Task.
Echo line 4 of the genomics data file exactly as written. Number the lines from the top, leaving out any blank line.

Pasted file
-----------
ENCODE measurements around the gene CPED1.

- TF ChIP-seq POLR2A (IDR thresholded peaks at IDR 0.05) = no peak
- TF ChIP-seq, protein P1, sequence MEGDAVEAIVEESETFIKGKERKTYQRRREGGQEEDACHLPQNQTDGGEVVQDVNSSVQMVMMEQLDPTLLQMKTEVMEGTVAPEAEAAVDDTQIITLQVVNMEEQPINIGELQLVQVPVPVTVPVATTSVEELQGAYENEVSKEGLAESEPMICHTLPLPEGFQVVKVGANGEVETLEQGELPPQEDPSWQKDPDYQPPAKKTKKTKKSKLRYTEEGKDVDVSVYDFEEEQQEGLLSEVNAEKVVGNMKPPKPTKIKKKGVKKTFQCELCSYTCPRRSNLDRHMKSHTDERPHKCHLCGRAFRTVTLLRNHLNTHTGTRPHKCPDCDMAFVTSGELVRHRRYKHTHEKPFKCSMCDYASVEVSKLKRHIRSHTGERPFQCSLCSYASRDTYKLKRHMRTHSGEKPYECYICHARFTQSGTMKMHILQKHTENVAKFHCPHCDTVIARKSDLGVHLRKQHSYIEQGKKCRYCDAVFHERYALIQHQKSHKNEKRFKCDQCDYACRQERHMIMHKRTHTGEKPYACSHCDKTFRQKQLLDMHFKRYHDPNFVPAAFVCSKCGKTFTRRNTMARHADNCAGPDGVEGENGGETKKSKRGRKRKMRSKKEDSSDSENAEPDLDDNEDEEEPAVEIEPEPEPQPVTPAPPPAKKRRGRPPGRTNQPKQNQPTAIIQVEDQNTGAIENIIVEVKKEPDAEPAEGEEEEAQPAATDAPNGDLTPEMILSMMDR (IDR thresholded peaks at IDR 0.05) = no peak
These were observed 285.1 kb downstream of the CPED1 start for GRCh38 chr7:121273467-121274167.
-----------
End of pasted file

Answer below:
These were observed 285.1 kb downstream of the CPED1 start for GRCh38 chr7:121273467-121274167.